Mark had been advocating for a project in his electorate which may be eligible for the Governments extraordinarily large, $1billion Regional Growth Fund. Ms Marcroft suggested to Mr Mitchell that his advocacy wasn’t welcome, that the project would do better if he wasn’t involved, and further, if the project was to get funding he should himself desist from raising issues about the Hon Ron Mark’s frequent use of military transport, so frequent that the NZ Airforce has been given the nickname ‘RonAir’. Further she suggested it was inappropriate for Hon Paul Goldsmith to ask questions about the regional growth fund to Hon Shane Jones, the Regional Development Minister.

This sort of threatening behaviour the not sort of thing you want to see in a democracy like New Zealand, where we are very open, very available and where we expect the handling of such large sums of government money to be transparent and not impeded by political imperatives. The Regional Growth Fund is in danger of being seen as a New Zealand First vote gathering slush fund.


I’m sure some will be perplexed about why Carol Hirschfeld felt the need to resign from her position as Head of News at Radio New Zealand (RNZ), over a meeting she had in December last year with Hon Clare Curran, Minister of Broadcasting. The point here is that Ministers should not meet with employees of State enterprises, or entities, particularly those they are responsible for without notifying the board or Chief Executive of the entity.

It’s also unclear why Hon Clare Curran was not forthcoming with information initially when asked questions about this meeting in the House. She described it as informal and Carol Hirschfeld described it as coincidental, when in fact there was a substantial email trail indicating this meeting was well planned and quite clearly should have been considered official. So that raises the questions about what was discussed.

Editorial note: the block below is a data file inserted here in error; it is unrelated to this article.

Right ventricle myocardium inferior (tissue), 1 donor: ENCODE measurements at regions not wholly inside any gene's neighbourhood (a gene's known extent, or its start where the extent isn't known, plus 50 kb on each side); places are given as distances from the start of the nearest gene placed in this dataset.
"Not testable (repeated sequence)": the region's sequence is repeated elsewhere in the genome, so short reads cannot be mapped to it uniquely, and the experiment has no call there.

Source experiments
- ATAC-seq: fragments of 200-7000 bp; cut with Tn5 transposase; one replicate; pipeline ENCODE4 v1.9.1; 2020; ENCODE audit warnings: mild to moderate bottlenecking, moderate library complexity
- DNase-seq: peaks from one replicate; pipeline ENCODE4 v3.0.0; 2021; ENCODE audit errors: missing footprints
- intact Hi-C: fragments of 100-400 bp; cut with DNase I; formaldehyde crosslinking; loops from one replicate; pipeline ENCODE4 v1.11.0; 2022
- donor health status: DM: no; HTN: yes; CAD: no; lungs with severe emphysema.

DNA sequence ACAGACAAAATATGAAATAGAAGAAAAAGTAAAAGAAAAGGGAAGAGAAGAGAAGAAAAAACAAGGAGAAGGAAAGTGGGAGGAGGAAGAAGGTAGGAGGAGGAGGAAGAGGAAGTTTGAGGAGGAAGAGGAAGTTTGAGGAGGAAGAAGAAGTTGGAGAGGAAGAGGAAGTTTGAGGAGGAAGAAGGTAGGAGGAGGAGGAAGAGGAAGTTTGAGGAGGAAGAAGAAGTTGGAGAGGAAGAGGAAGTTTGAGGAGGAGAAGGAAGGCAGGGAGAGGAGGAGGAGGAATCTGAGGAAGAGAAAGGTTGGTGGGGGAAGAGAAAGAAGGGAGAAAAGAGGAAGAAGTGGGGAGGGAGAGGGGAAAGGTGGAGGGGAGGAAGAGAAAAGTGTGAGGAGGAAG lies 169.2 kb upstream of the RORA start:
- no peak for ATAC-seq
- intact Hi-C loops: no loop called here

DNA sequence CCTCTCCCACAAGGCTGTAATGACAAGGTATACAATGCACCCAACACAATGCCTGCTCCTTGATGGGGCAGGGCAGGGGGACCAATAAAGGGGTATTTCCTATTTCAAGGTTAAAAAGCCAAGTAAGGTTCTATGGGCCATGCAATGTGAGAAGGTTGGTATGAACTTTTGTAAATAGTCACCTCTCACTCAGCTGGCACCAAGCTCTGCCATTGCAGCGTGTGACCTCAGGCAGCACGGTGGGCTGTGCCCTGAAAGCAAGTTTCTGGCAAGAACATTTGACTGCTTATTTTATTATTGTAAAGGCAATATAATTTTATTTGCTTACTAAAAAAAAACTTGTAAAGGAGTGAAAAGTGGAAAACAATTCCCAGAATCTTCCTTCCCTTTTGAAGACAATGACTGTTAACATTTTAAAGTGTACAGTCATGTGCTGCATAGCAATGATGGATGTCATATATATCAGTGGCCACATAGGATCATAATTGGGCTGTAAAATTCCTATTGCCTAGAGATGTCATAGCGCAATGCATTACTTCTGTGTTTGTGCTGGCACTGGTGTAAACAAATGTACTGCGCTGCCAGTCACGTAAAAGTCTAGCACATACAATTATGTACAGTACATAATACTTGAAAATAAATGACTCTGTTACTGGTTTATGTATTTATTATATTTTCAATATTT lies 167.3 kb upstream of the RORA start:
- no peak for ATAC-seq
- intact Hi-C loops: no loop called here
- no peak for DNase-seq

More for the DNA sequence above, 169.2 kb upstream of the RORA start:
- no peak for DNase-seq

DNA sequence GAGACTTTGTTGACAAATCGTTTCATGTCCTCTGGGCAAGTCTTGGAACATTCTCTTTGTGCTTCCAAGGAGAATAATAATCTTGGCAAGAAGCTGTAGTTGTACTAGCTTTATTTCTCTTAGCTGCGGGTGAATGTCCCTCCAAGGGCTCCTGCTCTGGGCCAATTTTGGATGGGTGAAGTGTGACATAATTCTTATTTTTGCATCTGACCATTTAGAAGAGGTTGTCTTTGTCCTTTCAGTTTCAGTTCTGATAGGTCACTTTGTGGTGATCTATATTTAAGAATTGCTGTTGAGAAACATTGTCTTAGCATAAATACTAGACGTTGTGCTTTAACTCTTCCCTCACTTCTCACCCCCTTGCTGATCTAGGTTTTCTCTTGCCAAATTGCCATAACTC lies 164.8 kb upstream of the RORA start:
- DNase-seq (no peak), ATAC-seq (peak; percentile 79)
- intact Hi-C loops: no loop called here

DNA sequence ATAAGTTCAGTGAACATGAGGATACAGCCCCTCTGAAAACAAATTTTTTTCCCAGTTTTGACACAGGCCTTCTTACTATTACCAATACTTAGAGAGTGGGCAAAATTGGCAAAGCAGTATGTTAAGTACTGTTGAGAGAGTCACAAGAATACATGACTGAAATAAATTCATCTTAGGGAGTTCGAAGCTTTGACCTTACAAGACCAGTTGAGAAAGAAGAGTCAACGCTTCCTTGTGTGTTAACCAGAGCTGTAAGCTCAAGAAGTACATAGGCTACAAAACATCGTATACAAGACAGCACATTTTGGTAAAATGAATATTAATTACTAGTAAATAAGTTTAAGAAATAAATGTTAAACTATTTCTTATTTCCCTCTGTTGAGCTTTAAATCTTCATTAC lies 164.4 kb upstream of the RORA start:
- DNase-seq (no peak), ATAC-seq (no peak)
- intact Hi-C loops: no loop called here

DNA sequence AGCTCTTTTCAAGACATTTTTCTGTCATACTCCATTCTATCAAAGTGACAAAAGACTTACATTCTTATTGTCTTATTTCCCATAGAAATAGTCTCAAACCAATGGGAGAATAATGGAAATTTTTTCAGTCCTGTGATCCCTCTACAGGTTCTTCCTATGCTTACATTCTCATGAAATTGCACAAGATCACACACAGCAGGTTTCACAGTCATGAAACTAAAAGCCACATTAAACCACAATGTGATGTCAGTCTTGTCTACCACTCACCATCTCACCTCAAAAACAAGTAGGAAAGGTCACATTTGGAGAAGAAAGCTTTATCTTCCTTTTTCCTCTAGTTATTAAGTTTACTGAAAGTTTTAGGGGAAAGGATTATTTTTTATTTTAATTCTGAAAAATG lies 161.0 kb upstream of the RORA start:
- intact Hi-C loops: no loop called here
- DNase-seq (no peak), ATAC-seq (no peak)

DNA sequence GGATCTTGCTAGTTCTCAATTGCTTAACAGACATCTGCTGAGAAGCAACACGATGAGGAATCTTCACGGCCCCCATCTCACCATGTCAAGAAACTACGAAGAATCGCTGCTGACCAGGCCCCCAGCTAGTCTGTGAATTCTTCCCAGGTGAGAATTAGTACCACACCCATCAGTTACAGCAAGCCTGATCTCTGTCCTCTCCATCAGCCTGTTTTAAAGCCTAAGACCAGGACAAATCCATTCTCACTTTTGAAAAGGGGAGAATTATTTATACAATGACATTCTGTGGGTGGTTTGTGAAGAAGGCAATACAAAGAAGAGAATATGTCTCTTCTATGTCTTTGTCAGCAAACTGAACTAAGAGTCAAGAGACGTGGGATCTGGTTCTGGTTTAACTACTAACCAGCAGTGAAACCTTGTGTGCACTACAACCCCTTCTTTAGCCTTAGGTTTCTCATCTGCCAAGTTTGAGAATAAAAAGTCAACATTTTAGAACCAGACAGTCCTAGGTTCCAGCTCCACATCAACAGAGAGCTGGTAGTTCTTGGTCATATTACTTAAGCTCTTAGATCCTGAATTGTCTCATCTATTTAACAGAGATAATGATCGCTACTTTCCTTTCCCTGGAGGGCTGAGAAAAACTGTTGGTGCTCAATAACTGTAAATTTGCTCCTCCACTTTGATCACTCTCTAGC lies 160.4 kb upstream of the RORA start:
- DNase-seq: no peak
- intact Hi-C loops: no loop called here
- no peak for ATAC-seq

The government is about to put up a $38million fund much of which is expected to go to RNZ for a project called RNZ+. It would seem as a difference of opinion at different levels inside RNZ and with the board about what RNZ+ actually meant. Quite clearly for the Minister to be having a discussion with a more junior executive inside RNZ was inappropriate. We have laid a charge with the Speaker that the Ministers responses in the House and answers to questions of public interest have breached parliamentary privilege.

It will be interesting to see whether in the Speakers view the charge should be referred to the Privileges Committee. I think the case is pretty black and white and the answer should be yes. 


With the recent announcement by my friend the Hon Dr Jonathan Coleman of his retirement from Parliament to pursue an interesting private sector opportunity in the health sector, the Hon Michael Woodhouse has been promoted to the position of National’s opposition spokesperson for Health. I spoke to Michael to about what his priorities are for the Health portfolio, and you can see it by clicking here.

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Ilam Electorate Office

As always the Ilam Electorate office staff are there to help all Ilam constituents with concerns or queries. The office is located at 283 Greers Road and is open Monday through Friday. If you require a JP, there is one in the office, please phone first on 359 0582.